Leading your financial services organization into the future: 8 lessons

Hindsight is a gift, but it can also be frustrating. Often you could have done things in different ways, maybe better. For this series of articles, we asked IT and business leaders from financial services organizations who now work at Red Hat to share their insights for financial services leaders.

No one could have predicted the events of 2020 and 2021. Although there is no crystal ball to know what will happen in the future, we can learn from each other and benefit from the experience of others.

[ Read Part One of this series: How to ward off the Great Resignation in financial services IT. ]

We asked ex-bankers, “What is one thing you learned at Red Hat that you wish you had known working for financial companies?” Consider these lessons learned:

1. It is important to understand each other’s roles

It’s easy to get caught up in your role and not worry about what it takes to make your role possible and easier. Taking the time to understand the impact of teams on your success builds trust, collaboration, and morale – all things that impact results.

“I used to have a ‘It’s just technology’ mindset. I needed something, someone built it and I used it. I never understood the complexity of what they had done nor the importance of the infrastructure that allowed them to do their job effectively. I would have worked to understand better and I would have much more appreciated the technologist who allowed me to do my work. –Richard Harmon, vice president, global head of financial services, Red Hat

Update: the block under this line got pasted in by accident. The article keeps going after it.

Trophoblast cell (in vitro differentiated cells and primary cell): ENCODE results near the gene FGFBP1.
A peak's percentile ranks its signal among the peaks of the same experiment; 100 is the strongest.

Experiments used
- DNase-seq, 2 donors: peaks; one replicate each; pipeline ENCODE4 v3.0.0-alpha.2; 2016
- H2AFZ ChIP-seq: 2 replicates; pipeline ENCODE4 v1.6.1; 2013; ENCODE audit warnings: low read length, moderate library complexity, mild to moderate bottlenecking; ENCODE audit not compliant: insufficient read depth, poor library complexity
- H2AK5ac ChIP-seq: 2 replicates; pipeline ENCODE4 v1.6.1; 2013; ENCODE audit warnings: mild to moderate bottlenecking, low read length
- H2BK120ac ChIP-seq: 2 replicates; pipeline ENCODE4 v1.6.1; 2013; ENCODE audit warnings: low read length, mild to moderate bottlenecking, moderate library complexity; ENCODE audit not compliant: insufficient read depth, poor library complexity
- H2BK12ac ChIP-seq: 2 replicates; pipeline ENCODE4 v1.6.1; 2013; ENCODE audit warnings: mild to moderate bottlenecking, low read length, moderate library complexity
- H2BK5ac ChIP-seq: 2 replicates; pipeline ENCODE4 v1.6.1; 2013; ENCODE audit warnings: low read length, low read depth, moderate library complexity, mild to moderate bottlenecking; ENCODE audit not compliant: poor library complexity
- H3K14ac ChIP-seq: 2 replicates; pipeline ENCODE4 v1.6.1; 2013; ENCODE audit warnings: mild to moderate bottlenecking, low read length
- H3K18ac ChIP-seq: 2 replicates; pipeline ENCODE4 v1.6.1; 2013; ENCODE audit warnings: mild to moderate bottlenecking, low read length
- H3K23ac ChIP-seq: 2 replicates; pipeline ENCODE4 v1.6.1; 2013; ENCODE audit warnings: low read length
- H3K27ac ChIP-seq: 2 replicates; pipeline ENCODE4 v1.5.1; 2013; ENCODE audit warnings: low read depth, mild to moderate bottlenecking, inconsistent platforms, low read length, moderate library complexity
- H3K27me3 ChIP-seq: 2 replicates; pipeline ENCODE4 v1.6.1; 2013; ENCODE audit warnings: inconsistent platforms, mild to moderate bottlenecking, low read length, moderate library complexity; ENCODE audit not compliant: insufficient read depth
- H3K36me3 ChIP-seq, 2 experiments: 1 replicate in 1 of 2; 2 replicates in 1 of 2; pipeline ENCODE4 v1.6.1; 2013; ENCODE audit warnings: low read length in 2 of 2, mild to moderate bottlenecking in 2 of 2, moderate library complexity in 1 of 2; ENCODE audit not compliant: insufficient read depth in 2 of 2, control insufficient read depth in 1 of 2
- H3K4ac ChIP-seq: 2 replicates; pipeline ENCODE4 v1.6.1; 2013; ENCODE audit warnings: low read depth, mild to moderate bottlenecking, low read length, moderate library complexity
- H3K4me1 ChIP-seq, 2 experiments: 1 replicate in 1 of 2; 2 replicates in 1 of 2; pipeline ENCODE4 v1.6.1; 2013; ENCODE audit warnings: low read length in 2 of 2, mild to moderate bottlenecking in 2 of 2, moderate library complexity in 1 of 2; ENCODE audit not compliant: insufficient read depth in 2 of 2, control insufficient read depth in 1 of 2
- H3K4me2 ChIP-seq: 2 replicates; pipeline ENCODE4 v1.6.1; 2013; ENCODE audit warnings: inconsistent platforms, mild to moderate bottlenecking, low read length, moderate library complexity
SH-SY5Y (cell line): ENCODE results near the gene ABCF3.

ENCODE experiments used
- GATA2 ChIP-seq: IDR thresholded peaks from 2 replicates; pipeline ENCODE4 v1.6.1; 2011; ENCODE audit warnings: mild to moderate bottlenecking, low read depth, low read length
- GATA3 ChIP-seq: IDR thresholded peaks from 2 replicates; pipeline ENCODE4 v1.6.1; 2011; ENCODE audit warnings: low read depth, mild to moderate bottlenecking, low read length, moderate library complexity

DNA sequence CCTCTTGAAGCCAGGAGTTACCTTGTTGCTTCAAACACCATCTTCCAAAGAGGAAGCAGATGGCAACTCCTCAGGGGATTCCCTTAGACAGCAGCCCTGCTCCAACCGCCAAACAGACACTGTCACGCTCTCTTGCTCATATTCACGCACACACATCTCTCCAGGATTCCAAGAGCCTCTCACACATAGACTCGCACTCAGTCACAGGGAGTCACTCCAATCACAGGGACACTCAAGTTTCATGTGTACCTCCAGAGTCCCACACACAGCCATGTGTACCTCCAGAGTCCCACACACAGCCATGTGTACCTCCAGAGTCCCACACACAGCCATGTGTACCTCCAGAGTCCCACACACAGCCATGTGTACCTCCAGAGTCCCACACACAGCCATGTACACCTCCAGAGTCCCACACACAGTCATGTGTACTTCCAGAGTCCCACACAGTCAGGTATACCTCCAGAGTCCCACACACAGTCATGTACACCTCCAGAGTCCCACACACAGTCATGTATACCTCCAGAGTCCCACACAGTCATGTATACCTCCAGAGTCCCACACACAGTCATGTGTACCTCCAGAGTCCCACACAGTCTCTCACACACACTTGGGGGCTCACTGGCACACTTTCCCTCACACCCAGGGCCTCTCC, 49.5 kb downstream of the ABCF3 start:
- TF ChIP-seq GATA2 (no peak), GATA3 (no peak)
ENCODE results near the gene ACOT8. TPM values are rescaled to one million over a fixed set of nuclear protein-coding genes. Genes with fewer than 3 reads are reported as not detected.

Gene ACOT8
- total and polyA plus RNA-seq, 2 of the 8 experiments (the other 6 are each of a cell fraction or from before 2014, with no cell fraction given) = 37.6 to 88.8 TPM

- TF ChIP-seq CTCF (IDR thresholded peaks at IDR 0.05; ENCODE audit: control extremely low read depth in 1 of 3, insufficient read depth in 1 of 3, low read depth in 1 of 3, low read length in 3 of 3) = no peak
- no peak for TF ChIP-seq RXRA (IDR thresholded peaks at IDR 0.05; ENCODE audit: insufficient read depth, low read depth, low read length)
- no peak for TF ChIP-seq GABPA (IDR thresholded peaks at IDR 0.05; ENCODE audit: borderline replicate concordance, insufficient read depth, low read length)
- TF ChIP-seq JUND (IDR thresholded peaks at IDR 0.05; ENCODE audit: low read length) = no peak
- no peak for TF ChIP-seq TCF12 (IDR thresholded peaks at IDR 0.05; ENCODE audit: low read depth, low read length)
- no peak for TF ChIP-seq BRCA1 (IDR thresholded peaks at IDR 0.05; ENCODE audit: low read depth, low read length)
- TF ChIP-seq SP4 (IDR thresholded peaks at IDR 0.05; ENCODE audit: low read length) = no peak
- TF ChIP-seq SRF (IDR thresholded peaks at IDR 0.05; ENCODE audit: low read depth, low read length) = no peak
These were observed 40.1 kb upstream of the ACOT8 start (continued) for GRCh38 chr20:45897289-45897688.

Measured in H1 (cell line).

2. Appreciate other business models

Often things stay the same because “if it ain’t broke, why fix it?” But what if what works doesn’t work as well as it could?

Learning new patterns or exploring a more open structure can be daunting. It can also be the change that redefines your business and creates your legacy. “I didn’t fully appreciate the concept of an open source business model. It’s really unique. The ideas and efforts of so many people who came together to build something great. Then take that and make it ready for businesses to operate and offer products and services to improve their communities. It’s really amazing to watch. –Aric Rosenbaum, Global Head of FSI Business Development, Red Hat

3. Technological learning pays off

People love and hate technology, but it is present in almost every aspect of business and life. Used well, it can improve your customer interactions and loyalty.

“I hadn’t realized the breadth and capabilities that were available to me that could have facilitated our work and improved our offerings. I wish I had taken the time to ask more questions and share more of my goals. –Russ Popeil, Director of Solutions Architecture, FSI, Red Hat

4. Language changes everything

Often business leaders and IT managers are working towards the same goal, but the difference in terminology leaves both parties frustrated. Business leaders can help by explaining a project’s goals and strategy, while IT can reduce the “tech talk” and instead show how technology relates to business needs.